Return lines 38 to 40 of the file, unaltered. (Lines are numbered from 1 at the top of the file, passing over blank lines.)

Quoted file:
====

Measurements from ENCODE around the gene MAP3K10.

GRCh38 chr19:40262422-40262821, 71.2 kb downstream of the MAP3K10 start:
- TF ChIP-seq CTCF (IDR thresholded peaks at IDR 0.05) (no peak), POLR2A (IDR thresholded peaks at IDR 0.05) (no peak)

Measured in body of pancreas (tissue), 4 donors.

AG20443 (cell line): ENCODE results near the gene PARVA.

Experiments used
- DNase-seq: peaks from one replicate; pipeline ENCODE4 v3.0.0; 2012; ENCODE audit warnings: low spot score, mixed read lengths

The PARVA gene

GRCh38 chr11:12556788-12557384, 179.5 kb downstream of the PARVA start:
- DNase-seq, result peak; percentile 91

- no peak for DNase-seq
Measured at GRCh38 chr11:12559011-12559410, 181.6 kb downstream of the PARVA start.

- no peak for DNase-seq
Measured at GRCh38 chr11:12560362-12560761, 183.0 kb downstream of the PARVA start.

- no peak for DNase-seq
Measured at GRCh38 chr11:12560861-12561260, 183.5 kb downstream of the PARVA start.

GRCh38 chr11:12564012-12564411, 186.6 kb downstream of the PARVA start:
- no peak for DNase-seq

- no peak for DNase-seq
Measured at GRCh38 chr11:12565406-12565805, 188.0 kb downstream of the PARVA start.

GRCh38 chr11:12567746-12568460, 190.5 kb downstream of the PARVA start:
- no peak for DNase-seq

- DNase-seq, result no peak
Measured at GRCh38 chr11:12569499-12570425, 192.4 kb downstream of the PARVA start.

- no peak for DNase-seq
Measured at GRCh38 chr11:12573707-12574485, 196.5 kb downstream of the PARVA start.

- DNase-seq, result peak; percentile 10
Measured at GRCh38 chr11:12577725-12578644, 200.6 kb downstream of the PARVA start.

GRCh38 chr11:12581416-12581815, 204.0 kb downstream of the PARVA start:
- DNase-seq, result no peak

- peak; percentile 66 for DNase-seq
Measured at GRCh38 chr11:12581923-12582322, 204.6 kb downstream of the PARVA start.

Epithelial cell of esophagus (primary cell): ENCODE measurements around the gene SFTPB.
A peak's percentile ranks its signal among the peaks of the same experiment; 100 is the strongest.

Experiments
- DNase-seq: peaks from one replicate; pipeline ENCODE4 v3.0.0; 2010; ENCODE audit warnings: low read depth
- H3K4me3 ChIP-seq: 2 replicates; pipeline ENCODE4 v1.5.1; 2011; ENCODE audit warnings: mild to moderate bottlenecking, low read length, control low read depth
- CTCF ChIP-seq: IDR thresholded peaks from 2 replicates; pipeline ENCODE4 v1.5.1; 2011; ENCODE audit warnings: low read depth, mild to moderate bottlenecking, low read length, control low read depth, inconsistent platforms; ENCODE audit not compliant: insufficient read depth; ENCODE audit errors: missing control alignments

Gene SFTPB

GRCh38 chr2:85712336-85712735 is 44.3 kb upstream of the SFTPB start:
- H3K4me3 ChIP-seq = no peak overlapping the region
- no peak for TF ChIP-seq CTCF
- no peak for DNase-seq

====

- CTCF ChIP-seq: IDR thresholded peaks from 2 replicates; pipeline ENCODE4 v1.5.1; 2011; ENCODE audit warnings: low read depth, mild to moderate bottlenecking, low read length, control low read depth, inconsistent platforms; ENCODE audit not compliant: insufficient read depth; ENCODE audit errors: missing control alignments

Gene SFTPB

GRCh38 chr2:85712336-85712735 is 44.3 kb upstream of the SFTPB start: